Is Microsoft Taking A Risk By Putting All Its Eggs In The Cloud Computing Basket?
“A ship is safe in harbor, but that’s not what ships are for.”
– William Shedd (1820-1894), American Presbyterian Theologian.
Risk-taking is a requirement for business; unless, a business takes risks, it cannot sustain its competitive advantage, and without a competitive advantage, it will soon fall by the wayside. History is witness to several companies that were once stalwarts in their field but are now limping, or have dropped out of the race completely.
Therefore, Microsoft’s decision to invest in cloud computing, in spite of its dominant presence on computers across the world through its Windows operating system and Office suite, didn’t come as a surprise. In time, its Azure platform became one of the best products in the cloud computing space. However, Microsoft’s recent decision has certainly raised eyebrows.
Last week, Microsoft president Jean-Phillipe Courtois announced that the company will be spending 90% of its research budget on improving cloud computing technologies. Since Microsoft’s annual R&D budget this year is $9.6 billion, this investment translates to a massive $8.6 billion.
While this is certainly a shot in the arm for cloud computing as a whole, I believe that Microsoft may be putting all its proverbial eggs in one basket. While I am all for the massive potential of cloud computing, as my numerous supportive articles will attest, I have always presented a cautionary stance, as with my observations on IBM’s optimistic projections (See: IBM expects to generate $7 billion in cloud computing revenues by 2015: CEO ).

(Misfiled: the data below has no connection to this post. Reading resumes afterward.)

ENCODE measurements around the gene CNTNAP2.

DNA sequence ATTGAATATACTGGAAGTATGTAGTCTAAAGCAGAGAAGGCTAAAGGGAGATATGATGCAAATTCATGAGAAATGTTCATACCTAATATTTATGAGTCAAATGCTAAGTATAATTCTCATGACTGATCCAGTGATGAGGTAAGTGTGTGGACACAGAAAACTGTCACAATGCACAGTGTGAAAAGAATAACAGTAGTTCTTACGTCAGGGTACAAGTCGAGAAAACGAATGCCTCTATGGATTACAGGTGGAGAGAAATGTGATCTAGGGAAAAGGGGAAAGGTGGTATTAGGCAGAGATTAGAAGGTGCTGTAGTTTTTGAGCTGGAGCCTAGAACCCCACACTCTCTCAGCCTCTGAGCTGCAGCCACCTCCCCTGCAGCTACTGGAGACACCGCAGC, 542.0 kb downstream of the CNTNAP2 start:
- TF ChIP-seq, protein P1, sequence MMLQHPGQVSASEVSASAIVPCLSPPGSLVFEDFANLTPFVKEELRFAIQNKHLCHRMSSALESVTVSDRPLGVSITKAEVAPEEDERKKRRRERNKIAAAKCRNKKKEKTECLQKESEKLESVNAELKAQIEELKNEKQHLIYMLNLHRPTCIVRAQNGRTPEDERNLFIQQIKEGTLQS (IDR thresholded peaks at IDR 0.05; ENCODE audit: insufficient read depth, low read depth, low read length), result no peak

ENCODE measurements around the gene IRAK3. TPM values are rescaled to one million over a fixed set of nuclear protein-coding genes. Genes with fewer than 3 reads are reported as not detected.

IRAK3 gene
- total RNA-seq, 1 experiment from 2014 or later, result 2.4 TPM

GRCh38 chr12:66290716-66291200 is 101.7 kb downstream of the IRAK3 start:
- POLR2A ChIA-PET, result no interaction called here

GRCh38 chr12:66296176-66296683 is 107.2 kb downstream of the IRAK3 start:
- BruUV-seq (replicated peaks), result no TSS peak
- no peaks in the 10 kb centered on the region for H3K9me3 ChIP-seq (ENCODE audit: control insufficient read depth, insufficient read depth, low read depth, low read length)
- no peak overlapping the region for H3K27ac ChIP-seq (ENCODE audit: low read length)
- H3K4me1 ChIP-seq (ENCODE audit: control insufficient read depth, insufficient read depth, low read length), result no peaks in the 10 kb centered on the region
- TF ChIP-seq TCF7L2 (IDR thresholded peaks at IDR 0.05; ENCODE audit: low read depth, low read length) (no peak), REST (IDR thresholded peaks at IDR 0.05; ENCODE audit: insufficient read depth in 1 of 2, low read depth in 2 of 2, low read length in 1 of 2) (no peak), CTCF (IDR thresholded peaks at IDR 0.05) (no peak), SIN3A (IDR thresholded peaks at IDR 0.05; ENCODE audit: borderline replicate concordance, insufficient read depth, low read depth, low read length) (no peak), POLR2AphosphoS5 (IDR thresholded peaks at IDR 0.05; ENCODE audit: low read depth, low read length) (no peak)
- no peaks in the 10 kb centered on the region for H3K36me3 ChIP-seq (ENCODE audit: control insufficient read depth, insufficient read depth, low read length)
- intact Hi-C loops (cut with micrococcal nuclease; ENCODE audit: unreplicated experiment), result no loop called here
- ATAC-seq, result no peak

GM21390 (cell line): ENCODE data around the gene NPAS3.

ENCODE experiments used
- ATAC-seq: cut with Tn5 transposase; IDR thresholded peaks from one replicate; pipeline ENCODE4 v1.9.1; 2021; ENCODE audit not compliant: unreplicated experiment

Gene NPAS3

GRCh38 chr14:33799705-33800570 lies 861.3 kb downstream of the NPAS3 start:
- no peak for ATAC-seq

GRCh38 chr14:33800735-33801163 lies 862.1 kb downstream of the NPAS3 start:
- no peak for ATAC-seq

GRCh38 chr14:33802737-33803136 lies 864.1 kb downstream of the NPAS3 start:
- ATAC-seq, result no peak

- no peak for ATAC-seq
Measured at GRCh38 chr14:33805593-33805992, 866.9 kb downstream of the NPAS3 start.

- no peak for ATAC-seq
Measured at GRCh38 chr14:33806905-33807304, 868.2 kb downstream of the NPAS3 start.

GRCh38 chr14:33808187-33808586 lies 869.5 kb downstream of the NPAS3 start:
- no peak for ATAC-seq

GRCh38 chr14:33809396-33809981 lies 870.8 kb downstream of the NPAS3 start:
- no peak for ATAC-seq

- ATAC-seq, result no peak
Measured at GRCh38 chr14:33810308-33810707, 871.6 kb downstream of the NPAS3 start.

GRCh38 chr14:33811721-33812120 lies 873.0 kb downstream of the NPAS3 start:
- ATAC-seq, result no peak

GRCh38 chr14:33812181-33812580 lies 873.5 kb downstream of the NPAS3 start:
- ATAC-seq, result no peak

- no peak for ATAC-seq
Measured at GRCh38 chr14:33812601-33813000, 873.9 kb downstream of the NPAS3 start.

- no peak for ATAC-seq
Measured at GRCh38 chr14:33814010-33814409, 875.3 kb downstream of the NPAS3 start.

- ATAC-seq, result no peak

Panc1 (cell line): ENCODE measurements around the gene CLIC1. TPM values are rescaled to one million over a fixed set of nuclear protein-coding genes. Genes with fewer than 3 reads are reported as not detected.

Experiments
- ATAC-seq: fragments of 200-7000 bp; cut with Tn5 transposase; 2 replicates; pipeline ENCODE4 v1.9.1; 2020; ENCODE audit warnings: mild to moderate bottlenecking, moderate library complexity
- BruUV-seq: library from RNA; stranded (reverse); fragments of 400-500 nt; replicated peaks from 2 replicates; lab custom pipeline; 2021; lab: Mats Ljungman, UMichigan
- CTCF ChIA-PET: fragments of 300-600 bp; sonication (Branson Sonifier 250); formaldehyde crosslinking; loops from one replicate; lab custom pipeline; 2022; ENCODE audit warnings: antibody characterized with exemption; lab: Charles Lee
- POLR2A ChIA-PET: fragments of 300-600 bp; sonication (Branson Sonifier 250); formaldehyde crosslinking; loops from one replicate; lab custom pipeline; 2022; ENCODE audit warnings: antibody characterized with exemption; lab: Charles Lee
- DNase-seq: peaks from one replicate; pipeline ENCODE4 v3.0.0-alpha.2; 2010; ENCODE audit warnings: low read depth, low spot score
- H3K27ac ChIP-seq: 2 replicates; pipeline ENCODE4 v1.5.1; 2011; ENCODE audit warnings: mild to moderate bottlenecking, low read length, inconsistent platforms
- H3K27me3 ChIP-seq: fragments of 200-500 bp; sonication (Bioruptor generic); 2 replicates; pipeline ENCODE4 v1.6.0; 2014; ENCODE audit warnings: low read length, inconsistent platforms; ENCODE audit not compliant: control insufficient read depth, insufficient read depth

Make no mistake; I believe that cloud computing is the technology of and for the future. But allocating 90% of the research budget on an emerging technology without paying adequate attention to established products in which it has dominance is too big a risk in my book. Especially since that dominance is under threat, with the rise of Firefox and Chrome against the Microsoft Internet Explorer, and the growing popularity of Linux versus Microsoft Windows.
I believe there may be a sense of hubris in the way Microsoft is neglecting its established revenue lines. While its Windows still powers more than 80% of the computers in the world, there are several complaints against the operating system. In fact, many would argue that a lot of that $9.6 billion R&D should have been allocated to making the next edition of Windows bug-free, resource-light and malware-resistant.
Now, Microsoft may have its own reasons for this decision. It did commission a survey that showed the overwhelming rise of cloud computing in the next few years (See: Microsoft Study Says 40% of SMBs to Go on Cloud within 3 Years), and HP’s recent entry in the market may also have given it cause (See: HP Declares Ambitious Plans in Cloud Computing Space).
Moreover, as I had pointed out earlier, cloud computing is not the panacea to all IT ills, and hence, not all companies will move to the cloud en masse (See: How to Avoid a Cloud Computing Gold Rush ). Combine this with recent well-publicized failures and data breaches and the problem multiplies (See: What Effect Will the Epsilon Data Theft have on Cloud Computing? and Gmail Outage – Is Cloud Computing To Blame?).
In conclusion, I believe Microsoft is taking on a big risk here; however, big risks sometimes do translate into bigger profits. What’s in store for Microsoft, only time will tell.
By Sourya Biswas